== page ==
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Nurses: Training

Volume 776: debated on Tuesday 22 November 2016


Asked by

To ask Her Majesty’s Government how many individuals completed training to become qualified nurses in England in 2015.

My Lords, the latest data available from the Higher Education Statistical Agency show that approximately 23,000 nursing students qualified from higher education courses regulated by the Nursing & Midwifery Council in England in the 2014-15 academic year.

I thank the Minister for his considerate Answer and his personal commitment to the health service. I much appreciate it, but does he appreciate that the figures he has provided today mask the true picture of nursing in this country? Will he accept that the coalition Government in 2010 made a massive mistake when they made those savage cuts in nurse training? Even with the increases of late, there are still only 0.6% more nurses now than there were in May 2010, which is in spite of a 31% increase in hospital admissions. Does the Minister accept that the staff of the NHS are keeping the ship afloat? Can the Government offer some concessions to the generosity, commitment and dedication of those staff?

My Lords, there were 3,500 more nurses working in the NHS in 2015 than there were in 2010. In retrospect, we did not anticipate in 2010 the Mid Staffordshire crisis and the Francis report, which led to a very substantial increase in nursing levels after about 2013. The noble Lord is right; we were short of nursing throughout that period. We are addressing that now with a 15% increase in nursing places and we expect that by 2020 there will be 40,000 more nurses than there were in 2015.

My Lords, is the Minister aware of the fact that the Blair Government introduced only one standard for nursing? You had to have five A-levels and take a university degree. The abolition of the state-enrolled nurses, who would have made—and did make—a marvellous contribution, has been very retrograde. Now we are dependent on a large number of foreign nurses. In every hospital that I have visited, we rely on them completely. Why can we not have that intermediate level of training back?

My Lords, as my noble friend probably knows, we are introducing nursing associates into the NHS. There are a thousand in place today, and a further thousand will come in next year. That is the bridge between healthcare support workers and degree-trained nurses. We recognise that there should be another route into nursing—not just the university route, but a more traditional apprenticeship route.

My Lords, can the Minister comment on the ratio between nurses retiring from the service and those coming in? I too welcome the potential development of the nursing associate—although we need to get it right—and graduate-entry nursing, but we still need a system to rapidly increase the number of registered nurses over the next five years. I do not believe that the figures illustrate that we will be replacing like with like in terms of numbers.

My Lords, the best estimate of Health Education England is that, making reasonable assumptions about the attrition rate of students and the retention of existing nurses, by 2020 we will have 40,000 more registered nurses working in the NHS than we do today.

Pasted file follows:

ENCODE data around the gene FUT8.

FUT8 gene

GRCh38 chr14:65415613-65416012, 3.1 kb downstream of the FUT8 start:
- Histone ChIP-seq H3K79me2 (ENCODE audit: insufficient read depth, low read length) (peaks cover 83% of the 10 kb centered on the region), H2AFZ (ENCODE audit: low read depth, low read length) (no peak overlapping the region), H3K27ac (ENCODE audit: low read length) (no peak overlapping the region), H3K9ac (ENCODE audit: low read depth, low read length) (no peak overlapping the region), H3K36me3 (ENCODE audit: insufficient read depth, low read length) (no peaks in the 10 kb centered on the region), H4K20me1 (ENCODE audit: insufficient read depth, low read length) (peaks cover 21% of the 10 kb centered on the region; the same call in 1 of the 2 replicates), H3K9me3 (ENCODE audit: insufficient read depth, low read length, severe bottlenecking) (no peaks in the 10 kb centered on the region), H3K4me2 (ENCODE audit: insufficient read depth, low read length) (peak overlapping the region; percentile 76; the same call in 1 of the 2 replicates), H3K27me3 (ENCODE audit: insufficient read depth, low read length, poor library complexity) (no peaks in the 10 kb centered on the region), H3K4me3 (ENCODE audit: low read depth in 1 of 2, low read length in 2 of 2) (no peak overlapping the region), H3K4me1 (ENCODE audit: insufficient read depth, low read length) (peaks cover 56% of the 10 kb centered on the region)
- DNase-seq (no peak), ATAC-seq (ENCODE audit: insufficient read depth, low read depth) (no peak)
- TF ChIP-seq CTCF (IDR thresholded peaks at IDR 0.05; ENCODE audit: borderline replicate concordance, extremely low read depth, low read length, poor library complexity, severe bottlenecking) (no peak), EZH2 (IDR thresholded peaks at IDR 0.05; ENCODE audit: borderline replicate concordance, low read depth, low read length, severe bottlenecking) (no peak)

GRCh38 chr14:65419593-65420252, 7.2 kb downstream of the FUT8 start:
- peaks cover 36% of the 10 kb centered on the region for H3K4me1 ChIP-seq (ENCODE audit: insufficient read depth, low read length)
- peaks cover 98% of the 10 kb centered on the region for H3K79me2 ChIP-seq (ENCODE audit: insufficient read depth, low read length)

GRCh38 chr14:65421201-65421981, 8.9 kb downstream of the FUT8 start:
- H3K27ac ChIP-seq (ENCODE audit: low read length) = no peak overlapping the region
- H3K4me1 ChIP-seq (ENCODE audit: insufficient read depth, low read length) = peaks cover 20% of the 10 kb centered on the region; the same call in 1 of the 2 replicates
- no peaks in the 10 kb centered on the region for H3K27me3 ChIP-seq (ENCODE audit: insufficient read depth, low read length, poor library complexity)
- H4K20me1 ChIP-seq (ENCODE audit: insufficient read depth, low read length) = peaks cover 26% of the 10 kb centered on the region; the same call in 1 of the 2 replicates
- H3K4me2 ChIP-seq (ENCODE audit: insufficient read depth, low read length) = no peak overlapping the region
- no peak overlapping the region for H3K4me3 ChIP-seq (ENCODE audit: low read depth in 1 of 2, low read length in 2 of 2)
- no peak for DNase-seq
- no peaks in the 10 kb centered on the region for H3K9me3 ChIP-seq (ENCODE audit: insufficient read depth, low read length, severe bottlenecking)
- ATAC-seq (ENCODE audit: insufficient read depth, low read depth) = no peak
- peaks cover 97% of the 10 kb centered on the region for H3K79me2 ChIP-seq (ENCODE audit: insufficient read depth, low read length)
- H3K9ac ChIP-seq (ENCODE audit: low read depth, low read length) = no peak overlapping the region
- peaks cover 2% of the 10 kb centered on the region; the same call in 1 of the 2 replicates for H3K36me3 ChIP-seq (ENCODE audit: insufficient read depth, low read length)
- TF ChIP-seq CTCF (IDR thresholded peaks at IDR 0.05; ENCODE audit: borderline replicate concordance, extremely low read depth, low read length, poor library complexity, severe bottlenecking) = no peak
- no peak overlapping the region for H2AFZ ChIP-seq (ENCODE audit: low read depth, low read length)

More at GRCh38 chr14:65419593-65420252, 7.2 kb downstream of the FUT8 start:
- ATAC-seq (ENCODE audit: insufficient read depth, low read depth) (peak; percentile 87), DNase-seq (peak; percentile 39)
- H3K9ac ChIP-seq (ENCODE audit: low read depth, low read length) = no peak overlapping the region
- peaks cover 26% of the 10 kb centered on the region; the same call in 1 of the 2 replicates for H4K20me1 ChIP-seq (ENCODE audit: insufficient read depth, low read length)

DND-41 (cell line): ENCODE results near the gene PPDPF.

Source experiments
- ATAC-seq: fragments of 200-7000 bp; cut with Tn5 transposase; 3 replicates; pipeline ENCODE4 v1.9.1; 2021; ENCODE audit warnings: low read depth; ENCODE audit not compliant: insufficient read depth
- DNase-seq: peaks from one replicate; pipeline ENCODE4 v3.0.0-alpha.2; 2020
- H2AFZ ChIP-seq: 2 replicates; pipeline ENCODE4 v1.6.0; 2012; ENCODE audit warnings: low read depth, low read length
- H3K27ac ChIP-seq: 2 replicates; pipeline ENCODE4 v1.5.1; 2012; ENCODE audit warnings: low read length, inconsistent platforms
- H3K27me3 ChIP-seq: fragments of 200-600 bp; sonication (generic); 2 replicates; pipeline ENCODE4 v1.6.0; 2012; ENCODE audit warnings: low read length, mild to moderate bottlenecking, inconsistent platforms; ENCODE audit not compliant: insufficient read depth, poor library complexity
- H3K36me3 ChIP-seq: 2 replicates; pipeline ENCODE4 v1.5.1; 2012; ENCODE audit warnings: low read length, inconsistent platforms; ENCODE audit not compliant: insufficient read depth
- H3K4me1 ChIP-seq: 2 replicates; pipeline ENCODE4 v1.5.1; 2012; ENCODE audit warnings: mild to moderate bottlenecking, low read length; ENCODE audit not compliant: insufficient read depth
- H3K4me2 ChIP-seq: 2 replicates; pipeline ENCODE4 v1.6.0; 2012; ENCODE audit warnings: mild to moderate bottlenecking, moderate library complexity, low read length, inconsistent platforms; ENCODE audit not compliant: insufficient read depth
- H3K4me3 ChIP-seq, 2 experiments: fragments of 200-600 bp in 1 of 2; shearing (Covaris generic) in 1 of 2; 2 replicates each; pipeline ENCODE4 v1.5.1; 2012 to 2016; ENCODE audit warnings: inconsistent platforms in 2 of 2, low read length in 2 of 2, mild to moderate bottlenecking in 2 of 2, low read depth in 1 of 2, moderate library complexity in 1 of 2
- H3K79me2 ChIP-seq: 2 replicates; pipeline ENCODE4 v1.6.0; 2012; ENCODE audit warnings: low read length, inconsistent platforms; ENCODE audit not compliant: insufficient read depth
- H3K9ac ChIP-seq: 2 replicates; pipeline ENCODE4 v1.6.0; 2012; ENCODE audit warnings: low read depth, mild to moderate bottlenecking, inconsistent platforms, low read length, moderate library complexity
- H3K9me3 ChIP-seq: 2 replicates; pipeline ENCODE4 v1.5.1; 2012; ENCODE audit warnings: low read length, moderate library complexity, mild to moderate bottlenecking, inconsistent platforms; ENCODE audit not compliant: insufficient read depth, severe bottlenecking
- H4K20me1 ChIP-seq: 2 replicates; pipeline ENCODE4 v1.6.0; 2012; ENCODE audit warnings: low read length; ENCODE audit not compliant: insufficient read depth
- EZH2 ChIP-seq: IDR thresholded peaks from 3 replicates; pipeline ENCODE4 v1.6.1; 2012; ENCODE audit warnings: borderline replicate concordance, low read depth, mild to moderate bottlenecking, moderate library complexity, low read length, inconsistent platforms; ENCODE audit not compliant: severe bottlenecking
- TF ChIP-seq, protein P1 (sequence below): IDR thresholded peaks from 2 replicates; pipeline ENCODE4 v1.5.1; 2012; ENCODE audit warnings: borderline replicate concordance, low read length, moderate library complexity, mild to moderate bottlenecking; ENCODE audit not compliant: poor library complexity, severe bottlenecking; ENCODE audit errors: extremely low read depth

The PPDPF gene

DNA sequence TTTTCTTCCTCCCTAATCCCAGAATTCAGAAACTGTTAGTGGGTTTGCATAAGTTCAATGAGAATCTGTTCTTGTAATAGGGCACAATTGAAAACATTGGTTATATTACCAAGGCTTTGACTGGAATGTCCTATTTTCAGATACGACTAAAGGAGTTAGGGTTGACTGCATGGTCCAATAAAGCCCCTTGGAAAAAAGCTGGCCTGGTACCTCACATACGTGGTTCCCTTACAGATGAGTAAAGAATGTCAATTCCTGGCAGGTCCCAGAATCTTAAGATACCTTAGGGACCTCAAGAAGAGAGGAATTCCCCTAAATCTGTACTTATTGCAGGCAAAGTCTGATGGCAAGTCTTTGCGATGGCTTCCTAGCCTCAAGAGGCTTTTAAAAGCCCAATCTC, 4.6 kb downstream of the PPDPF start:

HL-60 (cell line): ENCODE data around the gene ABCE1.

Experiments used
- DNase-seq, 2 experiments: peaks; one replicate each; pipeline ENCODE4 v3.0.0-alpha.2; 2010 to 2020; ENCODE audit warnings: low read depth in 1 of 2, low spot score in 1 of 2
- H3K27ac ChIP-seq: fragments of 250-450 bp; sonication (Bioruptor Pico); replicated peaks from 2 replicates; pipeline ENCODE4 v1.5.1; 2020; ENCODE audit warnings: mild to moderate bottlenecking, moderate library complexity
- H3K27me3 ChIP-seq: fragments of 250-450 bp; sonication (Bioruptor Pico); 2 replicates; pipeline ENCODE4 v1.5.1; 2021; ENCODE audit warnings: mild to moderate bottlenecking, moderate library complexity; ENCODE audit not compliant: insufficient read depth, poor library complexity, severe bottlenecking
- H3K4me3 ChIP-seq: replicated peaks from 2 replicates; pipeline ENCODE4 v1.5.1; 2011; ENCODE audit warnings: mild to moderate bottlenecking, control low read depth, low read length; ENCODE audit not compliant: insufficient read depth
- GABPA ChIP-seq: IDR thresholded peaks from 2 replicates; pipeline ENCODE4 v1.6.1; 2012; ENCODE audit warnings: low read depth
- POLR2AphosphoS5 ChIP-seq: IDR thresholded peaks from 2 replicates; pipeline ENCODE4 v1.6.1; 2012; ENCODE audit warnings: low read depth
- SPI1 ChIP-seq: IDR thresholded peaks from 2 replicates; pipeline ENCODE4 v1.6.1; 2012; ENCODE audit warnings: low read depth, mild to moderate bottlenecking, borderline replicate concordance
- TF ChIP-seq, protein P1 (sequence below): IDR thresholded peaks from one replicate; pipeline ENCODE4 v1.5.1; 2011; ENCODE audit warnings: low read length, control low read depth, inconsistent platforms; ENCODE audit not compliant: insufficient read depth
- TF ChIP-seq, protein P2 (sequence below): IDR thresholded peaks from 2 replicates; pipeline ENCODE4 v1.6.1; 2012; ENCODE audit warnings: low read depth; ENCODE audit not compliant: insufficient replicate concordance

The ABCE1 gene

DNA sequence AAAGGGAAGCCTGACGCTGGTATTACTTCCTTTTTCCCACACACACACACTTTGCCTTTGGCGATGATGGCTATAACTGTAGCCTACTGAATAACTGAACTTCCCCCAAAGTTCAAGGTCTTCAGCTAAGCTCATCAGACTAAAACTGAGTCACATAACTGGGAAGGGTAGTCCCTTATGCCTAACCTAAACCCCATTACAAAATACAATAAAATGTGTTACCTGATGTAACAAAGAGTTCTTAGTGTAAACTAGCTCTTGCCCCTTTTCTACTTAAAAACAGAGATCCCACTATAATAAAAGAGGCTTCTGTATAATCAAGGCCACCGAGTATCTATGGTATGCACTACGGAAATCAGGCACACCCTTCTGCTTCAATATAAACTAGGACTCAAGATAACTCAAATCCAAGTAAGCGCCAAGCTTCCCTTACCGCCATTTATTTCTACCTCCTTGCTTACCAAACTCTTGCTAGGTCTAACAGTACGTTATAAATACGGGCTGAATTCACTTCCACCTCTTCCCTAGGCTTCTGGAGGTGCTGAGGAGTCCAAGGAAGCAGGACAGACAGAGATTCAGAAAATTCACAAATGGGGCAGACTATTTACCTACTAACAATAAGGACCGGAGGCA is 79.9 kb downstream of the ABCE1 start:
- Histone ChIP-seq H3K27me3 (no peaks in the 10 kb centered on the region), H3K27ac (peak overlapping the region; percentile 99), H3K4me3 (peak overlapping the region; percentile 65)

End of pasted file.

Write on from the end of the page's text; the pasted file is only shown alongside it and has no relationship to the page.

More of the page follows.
Will the Minister accept—at last—that simply providing more training places and increasing the number going through both the associate route and the graduate apprentice route is only part of the solution? At the moment we are losing a huge number of nurses, with roughly 10% of our graduate registered nurses going through attrition each year, as the Minister accepted. Two years ago, the Secretary of State gave a mandate to reduce attrition by 50%. Can the Minister tell the House how successful that has been, and can he put in the Library the figures showing how many fewer people are leaving the profession simply because we are not looking after, nurturing or caring for our existing workforce?

I think that there is some confusion here. The attrition rate that I was referring to was the one in nursing schools, which on average has been running at about 9.5%. Attrition among the regular workforce, which I think the noble Lord is referring to, is clearly a huge issue for us. Interestingly, we have set up a return-to-practice initiative, which has brought a thousand nurses back into the profession at a cost of £2,000 per person. That is extremely good value if we can persuade people to come back into the service. The noble Lord is absolutely right: people retiring early or leaving early is potentially very damaging for the service. However, I reiterate that the figure of an extra 40,000 nurses in the NHS by 2020 is arrived at after making reasonable assumptions about the level of attrition among the existing workforce.

My Lords, the Minister has told the House that there is strong evidence to suggest that moving from bursaries to nurse student loans will increase the availability of nurses. Can he explain exactly what this evidence is and when he considers that the Government will be in a position to publish an independent assessment of the impact on both current recruitment levels and addressing the serious shortage of qualified nursing? Does he accept that the Government’s move to bursaries is particularly risky in the light of the possible threat to EU qualified nurses?

It is not possible to carry out an independent assessment at the moment, as we will not know the rate of applications to nursing schools until January 2017. The courses have consistently, over many years, been oversubscribed by about 40,000 people so, even if there is a fall-off in the number of young men and women who want to become nurses, a significant number of people would like to go to nursing school but are not able to get in at the moment. I think we will have to wait until January before we can be sure whether the switch from bursaries to loans is having an impact.